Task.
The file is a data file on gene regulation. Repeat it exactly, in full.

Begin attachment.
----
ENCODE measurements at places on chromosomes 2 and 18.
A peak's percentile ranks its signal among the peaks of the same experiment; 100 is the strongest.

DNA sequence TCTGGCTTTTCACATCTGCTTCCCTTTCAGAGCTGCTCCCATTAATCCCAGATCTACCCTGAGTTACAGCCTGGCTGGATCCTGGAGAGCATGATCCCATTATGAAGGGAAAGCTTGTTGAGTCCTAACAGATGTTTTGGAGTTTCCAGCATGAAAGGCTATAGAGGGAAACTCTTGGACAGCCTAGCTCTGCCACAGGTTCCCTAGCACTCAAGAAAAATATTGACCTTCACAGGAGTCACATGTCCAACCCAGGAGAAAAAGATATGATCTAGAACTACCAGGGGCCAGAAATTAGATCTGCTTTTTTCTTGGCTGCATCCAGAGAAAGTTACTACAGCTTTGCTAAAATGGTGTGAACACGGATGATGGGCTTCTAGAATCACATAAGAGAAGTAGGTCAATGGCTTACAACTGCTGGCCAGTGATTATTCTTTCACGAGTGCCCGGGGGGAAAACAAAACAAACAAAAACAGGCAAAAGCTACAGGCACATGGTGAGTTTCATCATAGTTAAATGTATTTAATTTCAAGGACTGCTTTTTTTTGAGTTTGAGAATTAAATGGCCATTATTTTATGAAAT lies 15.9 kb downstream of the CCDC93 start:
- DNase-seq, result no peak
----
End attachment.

ENCODE measurements at places on chromosomes 2 and 18.
A peak's percentile ranks its signal among the peaks of the same experiment; 100 is the strongest.

DNA sequence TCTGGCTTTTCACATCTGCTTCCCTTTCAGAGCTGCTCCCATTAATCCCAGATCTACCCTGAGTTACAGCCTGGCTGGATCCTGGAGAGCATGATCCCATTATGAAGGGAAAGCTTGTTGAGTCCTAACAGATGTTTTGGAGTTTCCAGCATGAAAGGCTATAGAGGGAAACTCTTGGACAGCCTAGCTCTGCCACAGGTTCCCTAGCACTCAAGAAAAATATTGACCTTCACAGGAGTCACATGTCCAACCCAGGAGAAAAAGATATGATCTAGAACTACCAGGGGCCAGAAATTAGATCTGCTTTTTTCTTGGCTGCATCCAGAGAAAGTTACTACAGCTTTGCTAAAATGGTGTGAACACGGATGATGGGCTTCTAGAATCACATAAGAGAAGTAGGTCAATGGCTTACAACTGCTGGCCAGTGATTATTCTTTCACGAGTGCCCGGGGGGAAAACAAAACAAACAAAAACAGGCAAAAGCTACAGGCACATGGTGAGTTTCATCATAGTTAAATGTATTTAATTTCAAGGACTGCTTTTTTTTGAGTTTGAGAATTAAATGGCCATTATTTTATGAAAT lies 15.9 kb downstream of the CCDC93 start:
- DNase-seq, result no peak